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Monday, February 3, 2014
Study finds steroid use 6 times higher among gay, bisexual teen boys
According to a study released in Pediatrics, steroid use is nearly six times higher among gay and bisexual teen boys than it is among their straight counterparts. It’s not the first study to examine the difference in drug use between the two groups, but it’s the first to examine the issue of steroids specifically.
The reasons behind the increased steroid use are unclear, though theories abound on the subject. The study authors suggest that perhaps gay boys are looking for a jacked-up physique in order to appear more like the ideal male figure or that they could be turning to steroids as a way of bulking up in order to fend off bullies. Whatever the reason, the figures are staggering. Overall, 21 percent of gay teen boys admitted to steroid use compared to 4 percent of straight boys. Four percent of gay and bisexual teen boys reported the heaviest use of steroids, while less than one percent of their straight counterparts admitted to the same.
Dr. Aaron Blashill, a psychologist and scientist who works with the Fenway Institute, an organization devoted to the treatment of gays and lesbians, says while the disparity between the two groups is cause for sadness, the figures are not really that much of a surprise. According to Dr. Rob Garofalo, Chief of Adolescent Medicine at Lurie Children’s Hospital in Chicago, steroid use is high among gay and bisexual teen boys because gay youth in general struggle with identity and self-image issues, more so than straight youth. As a result, many gay and bisexual teen boys may turn to steroid use as a way of enhancing their physique.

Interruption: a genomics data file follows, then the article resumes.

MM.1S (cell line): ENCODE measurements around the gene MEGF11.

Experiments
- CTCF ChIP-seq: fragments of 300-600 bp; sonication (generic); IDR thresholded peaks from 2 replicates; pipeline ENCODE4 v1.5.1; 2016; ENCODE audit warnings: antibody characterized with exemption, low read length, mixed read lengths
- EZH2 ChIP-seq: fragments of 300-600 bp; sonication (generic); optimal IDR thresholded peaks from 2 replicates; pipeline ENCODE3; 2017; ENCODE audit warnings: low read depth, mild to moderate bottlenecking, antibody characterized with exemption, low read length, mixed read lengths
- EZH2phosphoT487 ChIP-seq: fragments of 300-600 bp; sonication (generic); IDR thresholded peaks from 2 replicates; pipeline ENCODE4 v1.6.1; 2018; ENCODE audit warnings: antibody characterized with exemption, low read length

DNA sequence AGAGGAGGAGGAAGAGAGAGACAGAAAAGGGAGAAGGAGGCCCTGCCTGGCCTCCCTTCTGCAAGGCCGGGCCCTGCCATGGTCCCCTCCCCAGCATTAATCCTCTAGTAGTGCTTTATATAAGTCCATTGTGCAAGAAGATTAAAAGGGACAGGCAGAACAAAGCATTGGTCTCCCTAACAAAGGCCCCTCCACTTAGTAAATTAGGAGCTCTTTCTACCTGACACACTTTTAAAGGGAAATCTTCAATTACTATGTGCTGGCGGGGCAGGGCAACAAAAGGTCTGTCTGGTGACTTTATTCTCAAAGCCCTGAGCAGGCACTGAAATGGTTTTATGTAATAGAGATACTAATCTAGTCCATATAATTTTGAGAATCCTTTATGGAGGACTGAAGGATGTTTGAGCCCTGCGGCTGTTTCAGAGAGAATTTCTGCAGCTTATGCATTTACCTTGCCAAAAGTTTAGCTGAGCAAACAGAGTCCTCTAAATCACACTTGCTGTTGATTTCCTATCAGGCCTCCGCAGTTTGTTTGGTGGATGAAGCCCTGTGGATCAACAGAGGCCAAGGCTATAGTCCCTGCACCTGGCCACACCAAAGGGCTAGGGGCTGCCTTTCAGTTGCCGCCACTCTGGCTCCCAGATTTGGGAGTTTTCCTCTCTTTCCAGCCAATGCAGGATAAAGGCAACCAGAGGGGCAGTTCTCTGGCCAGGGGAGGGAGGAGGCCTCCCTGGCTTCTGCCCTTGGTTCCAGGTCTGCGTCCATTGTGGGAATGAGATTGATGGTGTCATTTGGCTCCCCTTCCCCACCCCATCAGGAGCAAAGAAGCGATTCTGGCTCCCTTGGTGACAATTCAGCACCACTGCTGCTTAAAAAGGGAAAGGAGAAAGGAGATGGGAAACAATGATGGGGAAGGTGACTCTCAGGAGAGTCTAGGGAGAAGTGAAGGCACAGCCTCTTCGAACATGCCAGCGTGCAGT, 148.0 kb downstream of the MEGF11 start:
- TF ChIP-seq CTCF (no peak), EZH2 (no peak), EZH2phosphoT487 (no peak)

The study focused on figures gathered between 2005 and 2007 of some 17,250 teen boys aged 16 years old on average. Four percent of the boys, or 635 candidates, identified themselves as gay or bisexual. Dr. Blashill says more recent figures would likely show that the same disparities exist even now, nearly a decade later.
In November 2013, the Food and Drug Administration released a warning, stating that teens and steroids were a hazardous blend. Roughly 5 percent of teen boys and 2 percent of teen girls have reported using steroids. That means approximately a half a million children are using steroids and risking permanent damage to their still-developing bodies.
Steroids are synthetic versions of the male hormone testosterone, which promotes muscle growth, strength and endurance among users. However, there are significant side effects that plague their users as well, such as liver and heart problems and acne. For teenagers using the substance, there could be permanent damage inflicted on their various body organs if they choose to use steroids.
Signs of steroid abuse can include mood swings, rapid muscle growth, and perhaps breast development in boys. Anxiety, aggression, and high blood pressure may also result, but generally, these symptoms will disappear or at least abate somewhat when the steroid use stops. Typically, steroids are offered through prescription only, and solely in cases where the patient has an identified low level of hormones.
Interestingly, teens are often more reticent to admit to steroid use than they are to admit they are using marijuana. The fact that steroid use is high among gay and bisexual teen boys means that medical personnel should be looking at their adolescent male patients more closely and discussing the topic of steroid use with them.